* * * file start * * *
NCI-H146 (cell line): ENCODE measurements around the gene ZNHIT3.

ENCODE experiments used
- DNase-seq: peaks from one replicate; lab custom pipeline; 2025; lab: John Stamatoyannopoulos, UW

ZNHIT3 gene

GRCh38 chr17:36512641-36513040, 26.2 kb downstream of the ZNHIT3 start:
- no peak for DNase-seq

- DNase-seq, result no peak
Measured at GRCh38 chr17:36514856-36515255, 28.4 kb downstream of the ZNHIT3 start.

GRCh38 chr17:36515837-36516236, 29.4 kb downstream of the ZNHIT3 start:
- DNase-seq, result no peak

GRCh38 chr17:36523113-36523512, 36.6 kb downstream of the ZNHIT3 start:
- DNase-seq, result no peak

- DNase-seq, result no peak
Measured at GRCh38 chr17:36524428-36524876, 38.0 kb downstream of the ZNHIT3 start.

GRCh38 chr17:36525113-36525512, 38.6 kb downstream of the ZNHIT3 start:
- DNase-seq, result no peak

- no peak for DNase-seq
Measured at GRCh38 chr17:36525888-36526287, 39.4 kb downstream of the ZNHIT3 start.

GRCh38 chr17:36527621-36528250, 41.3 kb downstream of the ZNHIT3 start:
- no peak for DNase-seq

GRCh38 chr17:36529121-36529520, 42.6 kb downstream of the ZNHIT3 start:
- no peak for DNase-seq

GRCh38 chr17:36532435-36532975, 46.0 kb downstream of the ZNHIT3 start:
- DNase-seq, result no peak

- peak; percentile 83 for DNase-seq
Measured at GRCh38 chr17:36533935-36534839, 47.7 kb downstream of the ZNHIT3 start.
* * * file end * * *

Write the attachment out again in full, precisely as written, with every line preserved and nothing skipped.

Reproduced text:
NCI-H146 (cell line): ENCODE measurements around the gene ZNHIT3.

ENCODE experiments used
- DNase-seq: peaks from one replicate; lab custom pipeline; 2025; lab: John Stamatoyannopoulos, UW

ZNHIT3 gene

GRCh38 chr17:36512641-36513040, 26.2 kb downstream of the ZNHIT3 start:
- no peak for DNase-seq

- DNase-seq, result no peak
Measured at GRCh38 chr17:36514856-36515255, 28.4 kb downstream of the ZNHIT3 start.

GRCh38 chr17:36515837-36516236, 29.4 kb downstream of the ZNHIT3 start:
- DNase-seq, result no peak

GRCh38 chr17:36523113-36523512, 36.6 kb downstream of the ZNHIT3 start:
- DNase-seq, result no peak

- DNase-seq, result no peak
Measured at GRCh38 chr17:36524428-36524876, 38.0 kb downstream of the ZNHIT3 start.

GRCh38 chr17:36525113-36525512, 38.6 kb downstream of the ZNHIT3 start:
- DNase-seq, result no peak

- no peak for DNase-seq
Measured at GRCh38 chr17:36525888-36526287, 39.4 kb downstream of the ZNHIT3 start.

GRCh38 chr17:36527621-36528250, 41.3 kb downstream of the ZNHIT3 start:
- no peak for DNase-seq

GRCh38 chr17:36529121-36529520, 42.6 kb downstream of the ZNHIT3 start:
- no peak for DNase-seq

GRCh38 chr17:36532435-36532975, 46.0 kb downstream of the ZNHIT3 start:
- DNase-seq, result no peak

- peak; percentile 83 for DNase-seq
Measured at GRCh38 chr17:36533935-36534839, 47.7 kb downstream of the ZNHIT3 start.